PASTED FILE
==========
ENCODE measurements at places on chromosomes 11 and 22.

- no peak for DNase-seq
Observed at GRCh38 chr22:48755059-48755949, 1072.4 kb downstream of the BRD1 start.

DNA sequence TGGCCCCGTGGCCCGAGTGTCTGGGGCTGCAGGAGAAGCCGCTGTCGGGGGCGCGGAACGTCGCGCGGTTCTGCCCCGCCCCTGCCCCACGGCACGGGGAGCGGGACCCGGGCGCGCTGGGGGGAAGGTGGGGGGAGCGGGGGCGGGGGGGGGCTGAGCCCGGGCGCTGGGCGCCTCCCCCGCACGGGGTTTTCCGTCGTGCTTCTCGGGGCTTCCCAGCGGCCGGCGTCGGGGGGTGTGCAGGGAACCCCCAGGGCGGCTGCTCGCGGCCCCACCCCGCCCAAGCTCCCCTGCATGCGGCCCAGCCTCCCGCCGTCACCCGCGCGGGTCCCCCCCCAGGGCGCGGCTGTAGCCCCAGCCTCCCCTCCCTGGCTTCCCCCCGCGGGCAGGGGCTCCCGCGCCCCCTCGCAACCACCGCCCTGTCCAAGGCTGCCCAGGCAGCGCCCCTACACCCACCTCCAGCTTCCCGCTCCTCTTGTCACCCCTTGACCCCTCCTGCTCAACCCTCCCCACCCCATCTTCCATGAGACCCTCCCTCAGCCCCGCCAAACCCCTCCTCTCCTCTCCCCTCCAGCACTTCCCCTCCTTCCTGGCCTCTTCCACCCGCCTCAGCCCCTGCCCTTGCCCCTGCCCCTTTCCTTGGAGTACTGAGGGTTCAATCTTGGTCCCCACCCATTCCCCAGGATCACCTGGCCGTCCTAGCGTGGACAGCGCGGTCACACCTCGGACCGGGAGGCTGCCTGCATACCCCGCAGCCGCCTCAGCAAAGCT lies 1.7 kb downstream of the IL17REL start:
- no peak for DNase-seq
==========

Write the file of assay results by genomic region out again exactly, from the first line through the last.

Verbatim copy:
ENCODE measurements at places on chromosomes 11 and 22.

- no peak for DNase-seq
Observed at GRCh38 chr22:48755059-48755949, 1072.4 kb downstream of the BRD1 start.

DNA sequence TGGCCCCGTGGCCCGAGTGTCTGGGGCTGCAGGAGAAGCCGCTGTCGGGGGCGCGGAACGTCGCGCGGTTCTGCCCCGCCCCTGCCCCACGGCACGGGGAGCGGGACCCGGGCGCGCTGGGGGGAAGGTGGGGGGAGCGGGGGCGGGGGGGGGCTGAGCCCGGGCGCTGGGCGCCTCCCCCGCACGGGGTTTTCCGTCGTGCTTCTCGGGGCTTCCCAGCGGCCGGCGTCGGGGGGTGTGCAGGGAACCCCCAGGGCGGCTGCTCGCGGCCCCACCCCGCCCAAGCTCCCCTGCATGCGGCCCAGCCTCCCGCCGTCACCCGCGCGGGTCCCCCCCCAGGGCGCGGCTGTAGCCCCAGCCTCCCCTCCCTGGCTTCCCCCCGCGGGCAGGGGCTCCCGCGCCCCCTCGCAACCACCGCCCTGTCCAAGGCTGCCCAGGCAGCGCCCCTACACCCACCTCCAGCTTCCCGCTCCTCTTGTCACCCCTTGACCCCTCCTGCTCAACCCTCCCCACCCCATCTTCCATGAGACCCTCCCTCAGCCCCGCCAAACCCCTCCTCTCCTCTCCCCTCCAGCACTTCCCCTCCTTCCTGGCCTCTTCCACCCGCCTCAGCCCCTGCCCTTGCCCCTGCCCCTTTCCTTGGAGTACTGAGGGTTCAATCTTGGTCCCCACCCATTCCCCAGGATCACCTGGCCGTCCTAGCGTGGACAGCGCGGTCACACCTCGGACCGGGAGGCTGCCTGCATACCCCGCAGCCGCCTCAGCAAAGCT lies 1.7 kb downstream of the IL17REL start:
- no peak for DNase-seq